Cosmetic Surgery Today Reports a Safer Option for Hyperpigmentation Treatment

Cosmetic Surgery Today, the popular online resource for unbiased, comprehensive information on all major and minor cosmetic surgical procedures, issued a report today on Lumixyl: A Safer Option to Hyperpigmentation Treatment.

The report notes the following;

“Commonly occurring among middle-aged women, hyperpigmentation is usually a harmless condition wherein the skin is darkened in patches different from that of the surrounding skin. This condition is the result of an overproduction and the formation of skin deposits of melanin, the dark pigment responsible for the skin’s normal color.

Hyperpigmentation either occurs as focal, or as diffuse. Focal hyperpigmentation usually occurs after injury and other causes of inflammation. Diffuse hyperpigmentation, also known as melanism or melanosis, comes as a result of a drug reaction, or if you are suffering from Addison’s disease.

Treatment of Hyperpigmentation: Lumixyl vs. Hydroquinone

Ways of evening skin tone to treat hyperpigmentation have been steadily developed by experts. Some of these procedures are skin brightening techniques that make use of topical treatments such as lumixyl and skin brightening creams that contain hydroquinone.

Hydroquinone is a skin-bleaching agent that inhibits the tyrosinase enzyme to prevent the transformation of dopamine to melanin. Treatment of hyperpigmentation would take up to six months before showing any results. It has been the most common hyperpigmentation topical treatment, until the FDA proposed to ban hydroquinone in 29 August 2006 as a reaction to compelling tests that show hydroquinone’s  propensity to act as a carcinogen, a cancer-causing chemical, when tested on rats.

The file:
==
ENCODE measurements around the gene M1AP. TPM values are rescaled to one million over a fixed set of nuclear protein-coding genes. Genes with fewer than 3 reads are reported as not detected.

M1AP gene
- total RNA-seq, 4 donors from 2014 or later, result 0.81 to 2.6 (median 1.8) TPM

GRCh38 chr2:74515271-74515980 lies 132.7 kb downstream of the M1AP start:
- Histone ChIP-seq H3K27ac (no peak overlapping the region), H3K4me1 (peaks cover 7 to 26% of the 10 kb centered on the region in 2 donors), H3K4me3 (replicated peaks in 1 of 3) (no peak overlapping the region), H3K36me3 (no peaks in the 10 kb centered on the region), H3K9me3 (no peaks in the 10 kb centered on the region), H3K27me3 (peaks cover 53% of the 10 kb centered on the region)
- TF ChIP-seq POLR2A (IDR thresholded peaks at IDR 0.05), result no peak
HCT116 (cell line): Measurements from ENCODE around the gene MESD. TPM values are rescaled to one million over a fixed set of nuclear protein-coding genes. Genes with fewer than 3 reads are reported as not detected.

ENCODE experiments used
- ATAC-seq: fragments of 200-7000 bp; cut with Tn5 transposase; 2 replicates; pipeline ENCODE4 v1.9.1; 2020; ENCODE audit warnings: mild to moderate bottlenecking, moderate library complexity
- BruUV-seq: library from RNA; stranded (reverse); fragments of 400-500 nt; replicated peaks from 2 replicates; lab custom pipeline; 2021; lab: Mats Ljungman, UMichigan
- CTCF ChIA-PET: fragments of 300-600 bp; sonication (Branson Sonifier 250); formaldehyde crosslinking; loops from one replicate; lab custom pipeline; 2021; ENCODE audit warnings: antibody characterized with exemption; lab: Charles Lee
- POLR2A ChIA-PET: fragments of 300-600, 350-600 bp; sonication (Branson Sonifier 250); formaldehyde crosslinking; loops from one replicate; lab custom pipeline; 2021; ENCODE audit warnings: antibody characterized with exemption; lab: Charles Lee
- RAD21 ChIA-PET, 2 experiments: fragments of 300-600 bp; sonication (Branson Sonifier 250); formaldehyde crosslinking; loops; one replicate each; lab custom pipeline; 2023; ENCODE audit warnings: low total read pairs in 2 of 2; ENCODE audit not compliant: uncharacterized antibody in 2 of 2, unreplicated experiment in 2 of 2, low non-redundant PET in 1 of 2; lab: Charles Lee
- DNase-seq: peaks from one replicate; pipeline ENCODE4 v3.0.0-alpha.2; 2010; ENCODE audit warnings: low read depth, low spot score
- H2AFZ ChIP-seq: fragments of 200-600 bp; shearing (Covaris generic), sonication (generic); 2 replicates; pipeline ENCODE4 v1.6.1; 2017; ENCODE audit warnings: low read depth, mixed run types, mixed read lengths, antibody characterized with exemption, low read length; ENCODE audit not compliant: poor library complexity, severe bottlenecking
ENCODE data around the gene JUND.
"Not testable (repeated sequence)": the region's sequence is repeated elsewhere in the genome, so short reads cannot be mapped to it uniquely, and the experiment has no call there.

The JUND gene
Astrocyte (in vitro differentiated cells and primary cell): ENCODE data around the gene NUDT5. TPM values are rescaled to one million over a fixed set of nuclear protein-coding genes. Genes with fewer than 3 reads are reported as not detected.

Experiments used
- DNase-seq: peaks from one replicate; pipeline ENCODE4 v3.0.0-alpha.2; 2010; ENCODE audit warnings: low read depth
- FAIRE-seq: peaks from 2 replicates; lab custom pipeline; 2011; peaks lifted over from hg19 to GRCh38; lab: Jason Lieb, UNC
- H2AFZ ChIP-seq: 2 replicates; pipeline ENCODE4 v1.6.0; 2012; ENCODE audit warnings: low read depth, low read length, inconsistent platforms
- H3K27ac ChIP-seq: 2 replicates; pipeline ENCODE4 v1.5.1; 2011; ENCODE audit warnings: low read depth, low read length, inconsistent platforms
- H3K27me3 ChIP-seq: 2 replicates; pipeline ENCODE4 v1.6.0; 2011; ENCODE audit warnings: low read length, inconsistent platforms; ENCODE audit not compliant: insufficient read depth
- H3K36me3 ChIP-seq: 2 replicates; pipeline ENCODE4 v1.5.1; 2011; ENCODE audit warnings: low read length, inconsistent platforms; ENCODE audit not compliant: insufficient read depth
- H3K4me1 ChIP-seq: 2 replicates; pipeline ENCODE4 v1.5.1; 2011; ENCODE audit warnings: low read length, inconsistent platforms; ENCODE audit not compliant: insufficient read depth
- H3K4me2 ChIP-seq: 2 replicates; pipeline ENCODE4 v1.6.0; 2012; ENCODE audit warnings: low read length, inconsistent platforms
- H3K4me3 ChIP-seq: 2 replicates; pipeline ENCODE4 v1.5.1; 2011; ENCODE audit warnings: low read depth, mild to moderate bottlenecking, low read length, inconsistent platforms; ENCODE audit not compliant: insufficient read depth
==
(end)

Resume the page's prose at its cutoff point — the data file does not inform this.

Hydroquinone has also been hypothesized to have been the cause of ochronosis, a medical condition wherein the skin becomes dark and thick, and the appearance of yellow, dome-shaped spots in the skin of black men and women.

Recent developments introduced Lumixyl, a topical skin brightening and moisturizing cream that is milder compared to hydroquinone. Developed by dermatological researchers at Stanford University, it uses peptide technology to combat mild to moderate hyperpigmentation such as sun spots, age spots, uneven skin tone, and post-inflammatory hyperpigmentation.

Known for its non-toxic properties, it uses synthetic peptide, a substance that consists of a sequence of amino acids, aided by a couple of ingredients known to have been good treatment options for hyperpigmentation. It works by slowing down the overproduction of melanin, and avoids causing irritation, unlike other skin brightening products. It does not bleach the skin unlike hydroquinone.”

The report goes on to discuss the studies that back the Lumixyl peptide technology and possible benefits from using Lumixyl to treat Atopic Dermatitis.  To see the entire article from Cosmetic Surgery Today, click the link HERE